Fairfax County At 54 years old, Julie wanted to be an adoptive parent for over a decade. But it wasn't until last year that she finally brought a child home.
Single, she had recently left her federal government position and felt like she was ready. In May, she welcomed her 17-year-old foster son into her McLean home.
"For me I was never a parent before," said Julie. "So I had to run fast and catch up."
Growing up, her foster son had never celebrated a birthday or Christmas, and only could escape the grips of his parents when he went to school. At 17, he decided that he could not live that life anymore and filed a complaint to school authorities. He was soon removed from his home and began living under Julie's care.
"Nobody's perfect, and I think a lot of people think that kids just come with so much stuff they can't overcome," said Julie. "Each kid is different."
According to the Virginia Department of Social Service's most recent data, there are 4,993 children in Virginia's foster care system this year, and about 25 percent of those children come from Northern Virginia. Every year thousands of foster children continue to wait for adoption, oftentime even aging out of the system with no where to go once they're out.
AT 17, Julie's foster son was among over 24 percent of Virginia's foster children who are between the ages of 16 through 18 — the state's largest age group in need of homes.
A pastor at Julie's Methodist church connected her to the United Methodist Family Services, a local non-profit private child-placement agency that helped match her with her foster son.
UMFS is one of the 300 private child-placing agencies in Virginia, and each month recruits about 16 new potential foster families into its program.
"I think that people within the Commonwealth would be surprised to know that there are children in their own back yards who are in the foster care system" said Mary Miller UMFS' resource parent recruiter.
"Foster care impacts every zip code in Virginia, so no community is immune to child abuse and neglect."
The Department of Health and Human Services Children's Bureau's most recent statistics between 2003 to 2012 ranked Virginia as the 24th state in the country with the highest number of children in foster care who are waiting to be adopted.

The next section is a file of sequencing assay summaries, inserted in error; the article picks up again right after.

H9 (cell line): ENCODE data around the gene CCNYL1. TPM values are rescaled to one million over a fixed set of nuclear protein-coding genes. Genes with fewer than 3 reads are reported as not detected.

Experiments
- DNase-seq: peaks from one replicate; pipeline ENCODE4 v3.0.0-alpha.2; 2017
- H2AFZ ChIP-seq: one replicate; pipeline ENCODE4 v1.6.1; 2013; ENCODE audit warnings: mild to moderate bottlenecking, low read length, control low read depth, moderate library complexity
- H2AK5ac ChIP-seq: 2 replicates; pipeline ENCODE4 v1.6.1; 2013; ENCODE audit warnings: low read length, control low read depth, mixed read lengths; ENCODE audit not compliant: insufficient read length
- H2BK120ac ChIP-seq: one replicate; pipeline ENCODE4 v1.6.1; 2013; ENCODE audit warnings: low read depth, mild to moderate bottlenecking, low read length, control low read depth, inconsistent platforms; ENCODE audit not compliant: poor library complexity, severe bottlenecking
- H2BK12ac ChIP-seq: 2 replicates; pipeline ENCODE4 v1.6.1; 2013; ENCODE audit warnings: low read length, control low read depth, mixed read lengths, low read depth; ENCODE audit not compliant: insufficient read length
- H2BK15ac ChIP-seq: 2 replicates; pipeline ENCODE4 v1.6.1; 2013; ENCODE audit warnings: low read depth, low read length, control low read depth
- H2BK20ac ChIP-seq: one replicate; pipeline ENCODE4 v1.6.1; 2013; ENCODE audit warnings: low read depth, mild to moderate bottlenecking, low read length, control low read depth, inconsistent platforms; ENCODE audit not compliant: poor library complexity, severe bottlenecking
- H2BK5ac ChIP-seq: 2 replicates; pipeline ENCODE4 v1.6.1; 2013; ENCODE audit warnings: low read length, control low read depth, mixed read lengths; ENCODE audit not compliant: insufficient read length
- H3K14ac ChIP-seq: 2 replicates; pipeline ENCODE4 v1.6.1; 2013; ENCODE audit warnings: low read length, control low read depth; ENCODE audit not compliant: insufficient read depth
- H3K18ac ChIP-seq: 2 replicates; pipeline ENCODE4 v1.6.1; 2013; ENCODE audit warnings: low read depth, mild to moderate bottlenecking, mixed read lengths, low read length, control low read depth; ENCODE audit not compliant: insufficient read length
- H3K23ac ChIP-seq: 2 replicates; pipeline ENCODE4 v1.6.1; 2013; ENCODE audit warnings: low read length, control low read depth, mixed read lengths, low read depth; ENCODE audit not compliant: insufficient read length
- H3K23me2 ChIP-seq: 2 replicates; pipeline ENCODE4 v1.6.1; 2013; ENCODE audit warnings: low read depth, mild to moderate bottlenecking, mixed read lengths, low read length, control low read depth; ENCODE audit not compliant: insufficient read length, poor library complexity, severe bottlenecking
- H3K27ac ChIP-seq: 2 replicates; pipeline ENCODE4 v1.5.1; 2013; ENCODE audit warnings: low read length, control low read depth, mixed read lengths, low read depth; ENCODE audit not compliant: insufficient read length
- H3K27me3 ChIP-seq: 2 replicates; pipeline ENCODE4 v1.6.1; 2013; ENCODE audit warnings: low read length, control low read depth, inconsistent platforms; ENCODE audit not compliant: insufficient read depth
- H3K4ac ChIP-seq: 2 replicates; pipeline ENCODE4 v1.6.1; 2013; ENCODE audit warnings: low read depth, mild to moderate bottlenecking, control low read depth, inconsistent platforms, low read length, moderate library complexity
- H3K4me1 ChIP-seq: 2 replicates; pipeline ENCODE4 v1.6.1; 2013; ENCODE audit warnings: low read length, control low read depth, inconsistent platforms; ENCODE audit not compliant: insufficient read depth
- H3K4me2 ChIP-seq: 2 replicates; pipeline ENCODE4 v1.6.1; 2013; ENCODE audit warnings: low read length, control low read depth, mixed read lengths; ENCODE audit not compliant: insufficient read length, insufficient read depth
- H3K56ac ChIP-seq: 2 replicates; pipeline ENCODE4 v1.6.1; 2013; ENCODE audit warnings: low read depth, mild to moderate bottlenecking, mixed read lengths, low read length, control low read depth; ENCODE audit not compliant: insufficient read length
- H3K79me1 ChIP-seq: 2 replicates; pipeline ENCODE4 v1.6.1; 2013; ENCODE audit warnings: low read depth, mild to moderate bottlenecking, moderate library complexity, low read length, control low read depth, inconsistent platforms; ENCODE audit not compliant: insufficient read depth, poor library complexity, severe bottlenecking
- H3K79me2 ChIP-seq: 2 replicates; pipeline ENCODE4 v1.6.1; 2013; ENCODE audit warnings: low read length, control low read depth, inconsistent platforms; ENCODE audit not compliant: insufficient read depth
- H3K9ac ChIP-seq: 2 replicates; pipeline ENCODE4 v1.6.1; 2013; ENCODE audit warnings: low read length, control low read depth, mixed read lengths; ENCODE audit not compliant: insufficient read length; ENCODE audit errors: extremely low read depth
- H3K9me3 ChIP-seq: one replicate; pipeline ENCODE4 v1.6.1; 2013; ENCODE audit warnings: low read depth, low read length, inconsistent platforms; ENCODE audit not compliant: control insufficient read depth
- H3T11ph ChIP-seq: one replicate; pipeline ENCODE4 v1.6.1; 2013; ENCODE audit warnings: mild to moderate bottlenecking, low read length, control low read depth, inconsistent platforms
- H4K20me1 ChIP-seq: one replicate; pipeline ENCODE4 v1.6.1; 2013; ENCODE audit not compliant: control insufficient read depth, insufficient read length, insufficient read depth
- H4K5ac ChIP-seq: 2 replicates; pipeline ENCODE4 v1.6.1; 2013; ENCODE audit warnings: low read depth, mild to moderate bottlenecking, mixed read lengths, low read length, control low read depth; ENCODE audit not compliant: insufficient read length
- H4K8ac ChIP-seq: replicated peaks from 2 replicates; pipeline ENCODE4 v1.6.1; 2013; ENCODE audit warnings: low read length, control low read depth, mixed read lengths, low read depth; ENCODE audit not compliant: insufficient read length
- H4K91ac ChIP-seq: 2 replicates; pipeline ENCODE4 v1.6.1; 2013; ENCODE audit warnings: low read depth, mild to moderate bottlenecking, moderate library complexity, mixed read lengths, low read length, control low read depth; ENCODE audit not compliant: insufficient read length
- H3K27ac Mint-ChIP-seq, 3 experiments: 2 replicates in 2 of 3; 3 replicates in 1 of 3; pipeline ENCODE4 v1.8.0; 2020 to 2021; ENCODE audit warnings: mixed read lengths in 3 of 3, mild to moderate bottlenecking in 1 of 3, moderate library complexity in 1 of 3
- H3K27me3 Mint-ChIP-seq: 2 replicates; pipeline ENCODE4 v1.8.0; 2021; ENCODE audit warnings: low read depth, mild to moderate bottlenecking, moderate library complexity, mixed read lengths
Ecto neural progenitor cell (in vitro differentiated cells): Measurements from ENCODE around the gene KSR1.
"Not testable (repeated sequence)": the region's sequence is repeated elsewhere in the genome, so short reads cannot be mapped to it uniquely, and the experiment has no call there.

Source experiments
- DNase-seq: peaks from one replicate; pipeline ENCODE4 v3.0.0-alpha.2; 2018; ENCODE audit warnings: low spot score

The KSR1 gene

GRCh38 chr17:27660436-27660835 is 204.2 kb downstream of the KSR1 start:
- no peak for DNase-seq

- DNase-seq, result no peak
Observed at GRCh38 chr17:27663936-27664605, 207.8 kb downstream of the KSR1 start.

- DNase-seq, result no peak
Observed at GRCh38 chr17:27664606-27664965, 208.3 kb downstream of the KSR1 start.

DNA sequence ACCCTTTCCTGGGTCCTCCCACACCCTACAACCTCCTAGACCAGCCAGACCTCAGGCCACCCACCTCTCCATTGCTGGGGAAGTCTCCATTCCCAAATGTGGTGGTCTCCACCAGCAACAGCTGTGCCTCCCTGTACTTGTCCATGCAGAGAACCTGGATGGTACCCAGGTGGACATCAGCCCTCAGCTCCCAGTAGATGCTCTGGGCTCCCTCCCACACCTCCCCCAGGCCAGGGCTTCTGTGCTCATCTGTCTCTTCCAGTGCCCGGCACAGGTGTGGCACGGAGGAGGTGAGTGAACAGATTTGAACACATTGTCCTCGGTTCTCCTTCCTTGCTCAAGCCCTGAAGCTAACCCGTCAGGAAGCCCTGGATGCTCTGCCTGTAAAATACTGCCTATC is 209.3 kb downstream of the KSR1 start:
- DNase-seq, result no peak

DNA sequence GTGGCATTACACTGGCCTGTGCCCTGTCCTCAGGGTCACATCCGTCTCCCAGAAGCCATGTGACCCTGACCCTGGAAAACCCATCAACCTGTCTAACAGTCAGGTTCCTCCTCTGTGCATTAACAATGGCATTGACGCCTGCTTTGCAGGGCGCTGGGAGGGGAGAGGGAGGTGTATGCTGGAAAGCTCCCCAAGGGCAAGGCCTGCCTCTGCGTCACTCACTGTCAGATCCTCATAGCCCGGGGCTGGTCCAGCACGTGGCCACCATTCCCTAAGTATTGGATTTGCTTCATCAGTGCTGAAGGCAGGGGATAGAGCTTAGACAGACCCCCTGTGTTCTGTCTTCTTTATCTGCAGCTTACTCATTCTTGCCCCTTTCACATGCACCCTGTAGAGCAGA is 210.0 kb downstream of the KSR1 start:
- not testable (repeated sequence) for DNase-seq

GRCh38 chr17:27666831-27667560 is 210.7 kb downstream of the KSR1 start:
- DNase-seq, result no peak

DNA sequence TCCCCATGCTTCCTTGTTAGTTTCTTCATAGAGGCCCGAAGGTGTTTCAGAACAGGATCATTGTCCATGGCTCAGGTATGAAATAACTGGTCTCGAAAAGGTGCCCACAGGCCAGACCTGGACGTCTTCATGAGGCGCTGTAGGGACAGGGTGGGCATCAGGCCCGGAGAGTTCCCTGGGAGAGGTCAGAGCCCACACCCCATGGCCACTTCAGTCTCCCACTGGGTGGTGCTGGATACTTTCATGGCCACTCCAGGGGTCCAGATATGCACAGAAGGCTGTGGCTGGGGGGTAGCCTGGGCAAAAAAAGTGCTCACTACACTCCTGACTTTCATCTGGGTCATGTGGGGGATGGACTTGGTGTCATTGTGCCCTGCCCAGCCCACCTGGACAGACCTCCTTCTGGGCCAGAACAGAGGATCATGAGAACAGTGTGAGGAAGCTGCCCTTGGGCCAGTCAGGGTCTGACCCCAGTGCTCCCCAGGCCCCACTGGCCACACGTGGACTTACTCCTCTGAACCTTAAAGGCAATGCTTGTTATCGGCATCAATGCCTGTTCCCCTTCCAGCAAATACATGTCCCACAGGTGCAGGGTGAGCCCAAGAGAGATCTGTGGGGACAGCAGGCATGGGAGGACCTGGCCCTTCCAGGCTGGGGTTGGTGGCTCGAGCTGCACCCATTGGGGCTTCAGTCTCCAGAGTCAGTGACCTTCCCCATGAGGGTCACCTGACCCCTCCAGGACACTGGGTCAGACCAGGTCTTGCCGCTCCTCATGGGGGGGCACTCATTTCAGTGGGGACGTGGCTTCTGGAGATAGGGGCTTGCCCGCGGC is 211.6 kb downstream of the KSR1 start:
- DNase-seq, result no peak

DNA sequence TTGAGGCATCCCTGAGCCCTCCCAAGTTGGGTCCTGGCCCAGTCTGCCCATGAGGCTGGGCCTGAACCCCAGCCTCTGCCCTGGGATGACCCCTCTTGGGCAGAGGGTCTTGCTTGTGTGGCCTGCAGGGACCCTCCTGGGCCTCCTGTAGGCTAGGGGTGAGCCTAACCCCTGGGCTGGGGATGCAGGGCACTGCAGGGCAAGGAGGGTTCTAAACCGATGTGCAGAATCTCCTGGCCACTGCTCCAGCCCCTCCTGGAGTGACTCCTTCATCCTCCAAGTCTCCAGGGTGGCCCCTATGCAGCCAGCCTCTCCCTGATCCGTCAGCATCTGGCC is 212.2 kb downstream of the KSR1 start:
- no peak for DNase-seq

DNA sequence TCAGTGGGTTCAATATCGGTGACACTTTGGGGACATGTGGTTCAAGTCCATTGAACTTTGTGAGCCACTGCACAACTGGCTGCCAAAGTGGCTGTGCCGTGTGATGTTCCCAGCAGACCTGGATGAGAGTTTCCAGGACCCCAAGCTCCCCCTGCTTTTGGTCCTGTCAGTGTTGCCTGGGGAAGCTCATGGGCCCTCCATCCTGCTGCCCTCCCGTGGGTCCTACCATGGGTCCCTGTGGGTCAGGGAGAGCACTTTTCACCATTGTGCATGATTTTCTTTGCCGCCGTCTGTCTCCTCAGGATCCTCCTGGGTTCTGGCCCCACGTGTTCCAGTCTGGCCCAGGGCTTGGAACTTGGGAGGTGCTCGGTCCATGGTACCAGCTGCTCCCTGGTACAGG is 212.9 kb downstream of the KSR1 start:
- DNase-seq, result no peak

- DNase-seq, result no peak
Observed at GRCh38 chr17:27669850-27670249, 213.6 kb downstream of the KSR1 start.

But although Virginia has one of the lowest numbers of children in foster care in the U.S., it is still one of the top states in the country where children age out of the foster care system.
SANDRA BELL, Virginia's Local Department of Social Service's resource family program consultant for Northern Virginia, says that although there are many eligible foster families in the state who are ready to take in children, many of these families only want younger children.
"Very often foster parents come in with their own idea about what foster care is," said Bell. "And they sometimes want the child that they were not able to have on their own, they want a child who is zero to two-years-old who doesn't have any issues, and that's almost impossible."
Most children who enter Virginia's foster care system were neglected, have behavioral problems or grew up in environments where their parents used drugs or physically abused them.
"Our job is to find homes for our children, not children for other people's homes and people don't realize that," said Bell.
Gene and Shelley, a Springfield couple who recently fostered the twin brother of their adopted daughter, say that potential foster parents need to have open minds.
In 2006, the couple adopted their daughter at age 12, who had already been in and out of foster homes and had a history of emotional trauma.
Although the couple's daughter had a twin brother, the state suggested that the siblings live separately.
"It's children who are older, siblings groups, children who have special needs ... they need people to step up to the plate for them, and not everyone is as flexible," said Shelley.
For years, Gene and Shelley pressed the state to let them foster their daughter's twin brother. And finally in 2011, the couple was able to bring their daughter's 17-year-old twin brother home.
The couple says that they will continue to devote their lives to their children. Their foster son who had a history of behavioral problems has kept out of trouble and is wrapping up high school then going off to college this fall. While their daughter who once had attachment issues, she has worked through these issues and is now a freshman in college.
BUT Leslie Perez, UMFS' family systems coordinator, says that not all foster children, especially older foster children are as lucky as Julie's, Gene and Shelley's. Many foster children who age out of the system with nowhere to go end up homeless, unemployed, or incarcerated.
"Kids don't maintain those connections always," said Perez. "They don't have a home to go back to."
Julie, Gene and Shelley all agree that even though their foster children are old enough to leave their homes — that the door will always be open.
Last May, then Gov. Bob McDonnell launched the "Virginia Adopts - Campaign 1,000," a statewide initiative to find permanent placement for at least 1,000 children in the foster care system by December 2013. During the campaign, local DSS offices tried to find permanent homes for the 100 longest waiting children in foster care, many of whom are teenagers.
As of 2014, Necole Simmonds, the director of public affairs at the state's DSS, says that 667 adoptions have been finalized from the 1,041 adoption matches made since the campaign.
"Adoptions can take years to become final," said Simmonds.